Thursday, October 16, 2008

About this blog.

We exist in a sea of electromagnetic force, and are for the most part utterly subject to its dictates. One other force makes itself blatantly known in the course of our mundane activities, namely gravitation, but electromagnetism packs far more power in its punch. It takes a mass the magnitude of Earth to make us weigh ten Newtons to the kilogram, but with a simple rearrangement in the structure of a vanishingly, ridiculously tiny portion of Earth’s mass, we can override the gravitational force of this entire planet, and stand on two feet (by burning sugar in our cells) … or fly to the other side of it in a 747 (by burning hydrocarbons in a jet engine).

The sheer divide of magnitude between the two phenomena is obscured in our minds by the fact that the only kind of object great enough for us to sensibly experience the power of the lesser force is a world. The world is our universe. How can a basic overall fact of life which everyone experiences (stuff falls down) have any relation to the growth of plants, or the warmth of the hearth on a winter’s eve?

The proportional difference between the amount of mass needed to make a sensible impact for the strong nuclear force and the electromagnetic force is nowhere near as great as that between the electromagnetic and gravitational force, but it is huge nonetheless. Once again we are faced with a sharp fracturing of our experience, but this time in a direction which contradicts our innate sense of cause and effect to a much greater degree than the considerations leading us to appreciate the weakness of gravity. This time we move in the direction of far greater power, and the realm of graphic, iconic consequence.

The images of the early nuclear age have a certain amount of baggage which we need to move beyond to make informed choices for the future. This blog is my humble attempt to encourage people to make that move.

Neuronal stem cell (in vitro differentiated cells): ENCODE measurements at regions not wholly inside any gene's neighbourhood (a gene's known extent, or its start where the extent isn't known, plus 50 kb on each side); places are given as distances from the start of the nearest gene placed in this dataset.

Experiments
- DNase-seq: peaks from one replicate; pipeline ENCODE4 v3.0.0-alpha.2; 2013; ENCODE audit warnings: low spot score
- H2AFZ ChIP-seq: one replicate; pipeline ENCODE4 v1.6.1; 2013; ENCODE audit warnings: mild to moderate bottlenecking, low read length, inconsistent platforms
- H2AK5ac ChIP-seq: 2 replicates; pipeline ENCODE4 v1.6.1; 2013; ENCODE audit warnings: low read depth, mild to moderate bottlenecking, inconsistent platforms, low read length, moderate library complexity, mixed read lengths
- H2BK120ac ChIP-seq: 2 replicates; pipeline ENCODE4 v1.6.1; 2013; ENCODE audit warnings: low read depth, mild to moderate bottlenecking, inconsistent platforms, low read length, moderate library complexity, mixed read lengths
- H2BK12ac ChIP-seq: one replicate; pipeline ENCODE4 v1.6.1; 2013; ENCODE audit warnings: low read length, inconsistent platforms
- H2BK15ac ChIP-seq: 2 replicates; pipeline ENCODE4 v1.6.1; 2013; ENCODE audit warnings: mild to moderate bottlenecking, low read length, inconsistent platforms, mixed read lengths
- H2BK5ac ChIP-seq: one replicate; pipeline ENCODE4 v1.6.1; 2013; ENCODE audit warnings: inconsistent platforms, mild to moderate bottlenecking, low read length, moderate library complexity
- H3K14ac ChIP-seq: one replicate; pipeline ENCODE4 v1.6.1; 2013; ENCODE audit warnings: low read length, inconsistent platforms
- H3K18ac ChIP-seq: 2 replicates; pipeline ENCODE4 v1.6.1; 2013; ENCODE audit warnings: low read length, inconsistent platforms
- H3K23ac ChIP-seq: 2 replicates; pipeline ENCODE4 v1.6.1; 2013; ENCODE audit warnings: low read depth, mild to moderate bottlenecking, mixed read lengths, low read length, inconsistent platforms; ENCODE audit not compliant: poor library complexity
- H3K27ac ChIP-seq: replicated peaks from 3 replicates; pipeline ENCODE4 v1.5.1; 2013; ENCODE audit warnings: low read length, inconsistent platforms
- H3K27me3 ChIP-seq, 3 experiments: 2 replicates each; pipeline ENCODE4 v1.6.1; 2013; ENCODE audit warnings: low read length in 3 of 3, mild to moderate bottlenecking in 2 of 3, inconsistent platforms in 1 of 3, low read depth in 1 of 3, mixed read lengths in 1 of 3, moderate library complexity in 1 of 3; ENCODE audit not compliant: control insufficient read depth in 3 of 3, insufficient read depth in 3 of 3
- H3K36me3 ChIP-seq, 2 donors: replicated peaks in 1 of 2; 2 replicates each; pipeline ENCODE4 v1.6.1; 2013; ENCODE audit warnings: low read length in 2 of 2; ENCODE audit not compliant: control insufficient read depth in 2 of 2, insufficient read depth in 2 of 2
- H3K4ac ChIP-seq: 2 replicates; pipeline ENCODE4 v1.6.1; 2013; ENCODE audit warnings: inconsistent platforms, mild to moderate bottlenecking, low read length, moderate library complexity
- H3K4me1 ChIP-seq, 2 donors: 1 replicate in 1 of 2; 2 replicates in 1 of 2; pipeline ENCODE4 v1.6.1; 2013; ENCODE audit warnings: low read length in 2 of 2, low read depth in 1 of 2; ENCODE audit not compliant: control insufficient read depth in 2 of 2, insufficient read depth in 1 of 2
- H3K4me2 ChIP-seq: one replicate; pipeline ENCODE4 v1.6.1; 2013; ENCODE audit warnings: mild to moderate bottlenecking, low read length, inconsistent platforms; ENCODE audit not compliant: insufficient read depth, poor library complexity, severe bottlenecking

4 comments:

djysrv said...

Welcome to the blogsphere from Idaho Samizdat. Do well.

http://djysrv.blogspot.com/2008/10/another-blogger-for-nuclear-energy.html

Finrod said...

Thanks Dan. I'll what I can from my particular perspective of knowledge and experience.

Robert Bruce said...

@Finrod, re: Channelling the Strong Force.
Beautiful description of nature's forces and their relative utility to humans! Only one suggested correction. In the phrase: "or fly to the other side of it in a 747 (by burning avgas in a jet engine)." Instead of "avgas" didn't you mean "avtur" or "Jet A-1"? A jet aircraft fueled with avgas (used for piston engines) wouldn't get very far! (http://en.wikipedia.org/wiki/Jet_fuel)

Finrod said...

"Instead of "avgas" didn't you mean "avtur" or "Jet A-1"?"
-------------------------------------------------
Hi Robert. Upon looking into the situation it seems that I did mean avtur, or Jet A-1. However, given the overall theme of wide generality in my post, I've decided to correct the statement by blurring the outlines with the term 'hydrocarbons', rather than go down the concise terminology route.